Our last scholar gives us another perspective on remembering; Larry Beasley makes an argument for city museums that sees the city itself as a museum. He pushes the boundaries of a traditional “museum” by asking us to imagine museums that aren’t confined to just one building, where everyone in the city participates in telling stories and remembering. This may look something like specific, developed spaces, such as the Red Box in Berlin that popped up after the Wall fell down there, but they could also be even more temporary and interactive exhibitions. They don’t have to be exhibitions at all—I get the impression that Beasley would support whatever it took to preserve memory and character of the city, as long as the residents of that city were heavily involved. 

These three scholars all discuss different ways of remembering the past, and offer suggestions and critiques on a few ways in which that has been done. Beasley offers some ideas on how stories of everyday life could be preserved for the future, and Hansen-Glucklich and Weiner offer perspectives on how some extremely traumatic narratives are already being presented to the public. I think Hansen-Glucklich and Beasley would have much to say to each other about the power of non-traditional exhibitions in museums. Weiner would also like to shake up the status quo when it comes to the way in which the Dutch remember their nation’s role in slavery, colonialism, and the building and perpetuation of global institutional racism. Perhaps an out-of-the-box museum like Beasley suggests could be a step toward telling these stories from the point of view of those who were affected.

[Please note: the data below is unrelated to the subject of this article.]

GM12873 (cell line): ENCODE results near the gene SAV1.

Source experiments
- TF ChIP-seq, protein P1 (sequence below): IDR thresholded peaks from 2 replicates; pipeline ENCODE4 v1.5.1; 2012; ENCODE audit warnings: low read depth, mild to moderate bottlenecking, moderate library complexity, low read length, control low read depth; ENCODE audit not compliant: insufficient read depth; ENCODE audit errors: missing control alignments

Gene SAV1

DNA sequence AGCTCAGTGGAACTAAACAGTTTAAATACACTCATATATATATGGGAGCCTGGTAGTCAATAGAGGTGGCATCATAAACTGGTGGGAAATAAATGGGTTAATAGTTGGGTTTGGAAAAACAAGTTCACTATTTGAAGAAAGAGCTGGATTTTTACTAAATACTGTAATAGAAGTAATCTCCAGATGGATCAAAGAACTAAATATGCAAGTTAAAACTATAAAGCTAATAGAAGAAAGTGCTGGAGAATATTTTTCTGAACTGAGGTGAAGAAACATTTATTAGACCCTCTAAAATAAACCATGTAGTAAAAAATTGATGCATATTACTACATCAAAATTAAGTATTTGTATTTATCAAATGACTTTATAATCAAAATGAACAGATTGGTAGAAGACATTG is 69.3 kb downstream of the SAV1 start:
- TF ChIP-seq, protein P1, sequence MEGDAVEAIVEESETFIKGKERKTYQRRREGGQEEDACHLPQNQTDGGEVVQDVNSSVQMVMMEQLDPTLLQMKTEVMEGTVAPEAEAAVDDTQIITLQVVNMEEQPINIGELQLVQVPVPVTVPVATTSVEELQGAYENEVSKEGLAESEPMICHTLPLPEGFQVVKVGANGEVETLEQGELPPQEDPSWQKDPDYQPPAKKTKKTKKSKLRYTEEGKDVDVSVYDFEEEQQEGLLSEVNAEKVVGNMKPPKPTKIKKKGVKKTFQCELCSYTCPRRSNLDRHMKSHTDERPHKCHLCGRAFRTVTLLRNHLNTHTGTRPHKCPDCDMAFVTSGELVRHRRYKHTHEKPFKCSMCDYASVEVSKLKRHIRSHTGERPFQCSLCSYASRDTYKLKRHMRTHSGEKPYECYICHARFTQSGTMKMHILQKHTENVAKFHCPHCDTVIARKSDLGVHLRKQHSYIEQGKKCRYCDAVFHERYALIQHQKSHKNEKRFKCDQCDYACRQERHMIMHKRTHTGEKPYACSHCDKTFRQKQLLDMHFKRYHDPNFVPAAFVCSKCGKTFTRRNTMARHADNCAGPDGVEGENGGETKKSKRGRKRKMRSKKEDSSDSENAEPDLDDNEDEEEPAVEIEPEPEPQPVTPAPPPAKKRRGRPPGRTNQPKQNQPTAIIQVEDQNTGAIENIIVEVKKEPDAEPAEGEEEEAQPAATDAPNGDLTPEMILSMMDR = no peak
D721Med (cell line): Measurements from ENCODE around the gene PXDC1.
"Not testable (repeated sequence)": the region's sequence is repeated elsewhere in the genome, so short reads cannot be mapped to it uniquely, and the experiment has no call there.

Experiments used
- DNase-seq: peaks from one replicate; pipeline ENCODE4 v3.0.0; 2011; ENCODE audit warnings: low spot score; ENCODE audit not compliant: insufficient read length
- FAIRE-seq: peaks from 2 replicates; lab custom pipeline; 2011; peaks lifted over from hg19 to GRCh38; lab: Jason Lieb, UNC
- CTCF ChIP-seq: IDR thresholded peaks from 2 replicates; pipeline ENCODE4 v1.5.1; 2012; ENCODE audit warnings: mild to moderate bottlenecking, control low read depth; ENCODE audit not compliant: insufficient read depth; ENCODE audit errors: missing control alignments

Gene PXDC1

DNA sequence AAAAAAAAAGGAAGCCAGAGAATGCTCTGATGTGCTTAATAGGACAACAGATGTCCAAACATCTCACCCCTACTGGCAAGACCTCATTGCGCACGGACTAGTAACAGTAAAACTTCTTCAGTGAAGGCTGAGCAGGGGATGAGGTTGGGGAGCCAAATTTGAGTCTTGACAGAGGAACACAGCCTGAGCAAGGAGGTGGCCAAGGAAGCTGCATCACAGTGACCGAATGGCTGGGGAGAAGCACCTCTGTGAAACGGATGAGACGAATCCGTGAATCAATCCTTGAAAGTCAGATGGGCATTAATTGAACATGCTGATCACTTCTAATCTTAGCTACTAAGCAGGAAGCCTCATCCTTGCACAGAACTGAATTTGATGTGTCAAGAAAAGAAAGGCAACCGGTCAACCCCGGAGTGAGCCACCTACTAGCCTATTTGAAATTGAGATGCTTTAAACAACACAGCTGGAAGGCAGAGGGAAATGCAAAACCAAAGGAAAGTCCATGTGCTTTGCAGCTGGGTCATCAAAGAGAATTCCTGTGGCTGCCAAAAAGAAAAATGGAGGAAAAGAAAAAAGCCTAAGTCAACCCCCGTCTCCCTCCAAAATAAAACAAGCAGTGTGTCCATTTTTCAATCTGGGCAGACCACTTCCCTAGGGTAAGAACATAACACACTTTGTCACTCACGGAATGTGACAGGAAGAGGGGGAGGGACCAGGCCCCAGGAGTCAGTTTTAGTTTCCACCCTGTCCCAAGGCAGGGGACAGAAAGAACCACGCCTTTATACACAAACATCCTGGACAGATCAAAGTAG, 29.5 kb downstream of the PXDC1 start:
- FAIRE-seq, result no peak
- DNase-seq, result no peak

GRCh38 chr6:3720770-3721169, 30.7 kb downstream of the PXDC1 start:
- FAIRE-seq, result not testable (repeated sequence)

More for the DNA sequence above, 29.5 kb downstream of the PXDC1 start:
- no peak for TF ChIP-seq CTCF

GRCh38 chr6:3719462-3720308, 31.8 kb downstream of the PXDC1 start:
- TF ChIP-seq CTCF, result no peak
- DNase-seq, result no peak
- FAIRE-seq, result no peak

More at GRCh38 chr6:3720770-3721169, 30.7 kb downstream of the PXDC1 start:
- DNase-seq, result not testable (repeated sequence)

Advertisement

2 thoughts on “Perspectives on Memory (for 22 July)

  1. I enjoyed how you highlighted Gluckick’s point that in the USHMM visitors will walk past the Tower of Faces three times throughout it. I believe that this would leave more of an impact on the viewer and cause them to remember some the faces of the victims and the great number of victims as you stated that Gluckick brought up in her article. I agree that Weiner’s paper was more of a scholarly work. I enjoyed your recognition of Weiner’s narrative on how a certain type of voice for the textbooks leave no one to blame for the oppression and horrors that were put on these slaves. I like how you brought Gluckick and Beasly together and thought that they both would have great ideas on the power of non-traditional exhibits in museums. I agree. I would love to hear more detail on Bealsy’s ideas of the out of the box way of showing an exhibit. I would also like to see how to hear more on how their visions would work together to create various exhibits. I really enjoyed this post.

    Like

  2. Hansen-Glucklich certainly made me think more deeply about Holocaust museums and exhibits. Obviously presentation is critical in messaging, but I would not have considered the significance of something like the wall of faces before. Repetition and the personal touch are key as you say. You are able to relate to this on a familial level, and perhaps some of these faces make you think of your great great grandmother and her family. Your suggestion of a Beasley museum would be very interesting. I wonder what that would look like.

    Like

Leave a Reply

Please log in using one of these methods to post your comment:

WordPress.com Logo

You are commenting using your WordPress.com account. Log Out /  Change )

Twitter picture

You are commenting using your Twitter account. Log Out /  Change )

Facebook photo

You are commenting using your Facebook account. Log Out /  Change )

Connecting to %s